Leukemia - Acute Myeloid - AML: Risk Factors

Approved by the Cancer.Net Editorial Board, 04/2022

ON THIS PAGE: You will find out more about the factors that increase the chance of developing acute myeloid leukemia (AML). Use the menu to see other pages.

A risk factor is anything that increases a person’s chance of developing cancer. Although risk factors often influence the development of cancer, most do not directly cause cancer. Some people with several risk factors never develop cancer, while others with no known risk factors do. Knowing your risk factors and talking about them with your doctor may help you make more informed lifestyle and health care choices.

Although the cause of AML is not known, several factors are associated with an increased risk of the disease. The following factors may raise a person’s risk of developing AML:

  • Age. AML is more common in older adults, but it occurs at all ages. About half of people with AML are older than 65 when diagnosed.

  • Smoking. The risk of AML has been linked to exposure to tobacco smoke, probably along with other causes.

  • Genetic disorders. Increasingly, researchers are finding that leukemia may run in a family due to inherited gene mutations. AML occurs more often in people with the following inherited disorders:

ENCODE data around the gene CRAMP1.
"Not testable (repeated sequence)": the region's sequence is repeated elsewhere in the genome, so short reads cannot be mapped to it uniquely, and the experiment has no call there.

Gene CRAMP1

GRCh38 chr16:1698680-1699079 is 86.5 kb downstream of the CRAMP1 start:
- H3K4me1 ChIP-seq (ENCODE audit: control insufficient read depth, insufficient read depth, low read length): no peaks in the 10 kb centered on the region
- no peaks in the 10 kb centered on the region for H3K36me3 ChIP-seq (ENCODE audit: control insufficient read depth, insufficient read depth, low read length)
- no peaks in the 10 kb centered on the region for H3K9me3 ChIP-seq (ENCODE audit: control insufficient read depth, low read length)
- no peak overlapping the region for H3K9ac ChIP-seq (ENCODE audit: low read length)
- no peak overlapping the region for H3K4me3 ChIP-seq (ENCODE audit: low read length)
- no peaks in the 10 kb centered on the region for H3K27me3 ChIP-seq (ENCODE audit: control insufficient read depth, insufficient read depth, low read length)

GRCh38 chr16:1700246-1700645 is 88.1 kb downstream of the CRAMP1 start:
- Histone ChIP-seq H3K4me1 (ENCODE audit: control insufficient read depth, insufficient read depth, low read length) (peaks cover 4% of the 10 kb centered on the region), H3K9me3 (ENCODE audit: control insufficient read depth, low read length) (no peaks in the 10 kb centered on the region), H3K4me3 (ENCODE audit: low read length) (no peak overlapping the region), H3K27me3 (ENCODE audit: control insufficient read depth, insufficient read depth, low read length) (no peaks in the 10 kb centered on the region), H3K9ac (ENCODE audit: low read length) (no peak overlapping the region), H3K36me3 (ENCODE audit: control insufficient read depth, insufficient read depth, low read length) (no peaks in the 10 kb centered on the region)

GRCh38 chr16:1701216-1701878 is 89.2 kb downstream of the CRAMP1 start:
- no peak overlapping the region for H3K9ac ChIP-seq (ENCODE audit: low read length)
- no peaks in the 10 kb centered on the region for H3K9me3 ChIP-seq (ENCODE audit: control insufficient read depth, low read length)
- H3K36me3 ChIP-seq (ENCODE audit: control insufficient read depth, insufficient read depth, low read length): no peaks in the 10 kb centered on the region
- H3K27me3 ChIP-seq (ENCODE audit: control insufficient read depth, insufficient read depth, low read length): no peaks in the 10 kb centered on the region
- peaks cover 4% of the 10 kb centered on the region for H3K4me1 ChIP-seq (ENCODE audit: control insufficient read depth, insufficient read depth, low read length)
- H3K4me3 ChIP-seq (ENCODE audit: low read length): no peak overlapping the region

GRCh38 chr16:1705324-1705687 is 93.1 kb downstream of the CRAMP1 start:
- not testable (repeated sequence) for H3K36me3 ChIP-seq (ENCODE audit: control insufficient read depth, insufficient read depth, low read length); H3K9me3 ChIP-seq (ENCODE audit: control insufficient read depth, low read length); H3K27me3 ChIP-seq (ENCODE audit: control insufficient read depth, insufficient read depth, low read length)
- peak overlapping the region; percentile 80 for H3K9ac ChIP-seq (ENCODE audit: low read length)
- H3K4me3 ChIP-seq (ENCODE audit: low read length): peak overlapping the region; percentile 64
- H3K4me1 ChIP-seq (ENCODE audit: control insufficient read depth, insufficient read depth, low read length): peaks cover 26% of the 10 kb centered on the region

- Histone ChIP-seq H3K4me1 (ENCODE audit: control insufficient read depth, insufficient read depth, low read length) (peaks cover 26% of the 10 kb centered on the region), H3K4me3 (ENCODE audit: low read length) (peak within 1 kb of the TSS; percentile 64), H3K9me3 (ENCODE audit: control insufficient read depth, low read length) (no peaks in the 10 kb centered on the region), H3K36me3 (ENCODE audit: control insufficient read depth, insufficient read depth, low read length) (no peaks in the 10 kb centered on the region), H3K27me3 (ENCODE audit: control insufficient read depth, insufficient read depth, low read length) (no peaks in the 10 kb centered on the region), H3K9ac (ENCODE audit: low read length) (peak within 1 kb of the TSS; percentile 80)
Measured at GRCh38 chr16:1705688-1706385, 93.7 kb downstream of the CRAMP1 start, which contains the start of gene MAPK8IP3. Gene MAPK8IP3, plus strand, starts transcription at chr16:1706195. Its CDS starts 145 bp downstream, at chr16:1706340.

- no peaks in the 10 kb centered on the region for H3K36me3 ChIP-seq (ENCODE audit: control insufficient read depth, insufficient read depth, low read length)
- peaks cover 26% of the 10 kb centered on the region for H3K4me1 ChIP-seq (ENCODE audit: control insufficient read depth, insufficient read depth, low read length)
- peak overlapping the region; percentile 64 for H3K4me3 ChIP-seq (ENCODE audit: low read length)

• Down syndrome

    • Ataxia telangiectasia

    • Li-Fraumeni syndrome

    • Klinefelter syndrome

    • Fanconi anemia

    • Wiskott-Aldrich syndrome

    • Bloom syndrome

    • Familial Platelet Disorder syndrome

    • Germline mutations which are present at birth, the most common of which are changes to the GATA2, ETV6, CEBPA, and RUNX1 genes

  • High doses of radiation. People who have been exposed to high levels of radiation may be more likely to develop AML. This includes people who have received radiation treatment for another cancer or long-term survivors of atomic bombs. Electromagnetic fields generated by high-voltage electrical power lines have not been shown to cause AML. Cell phone use is not a known risk factor for AML.

  • Chemotherapy. People who have received chemotherapy for another cancer may develop a therapy-related AML.

  • Chemicals. Long-term contact with products containing the chemical benzene, found in petroleum, cigarette smoke, and industrial workplaces, raises the risk of AML. However, exposure to industrial solvents and hair dyes has not been proven to increase a person’s risk of AML.

  • Other bone marrow disorders. People who have other bone marrow diseases including myeloproliferative disorders can develop AML over time. "Myelo-" means bone marrow and "proliferative" means too much. These conditions include:

The next section in this guide is Symptoms and Signs. It explains what changes or medical problems AML can cause. Use the menu to choose a different section to read in this guide.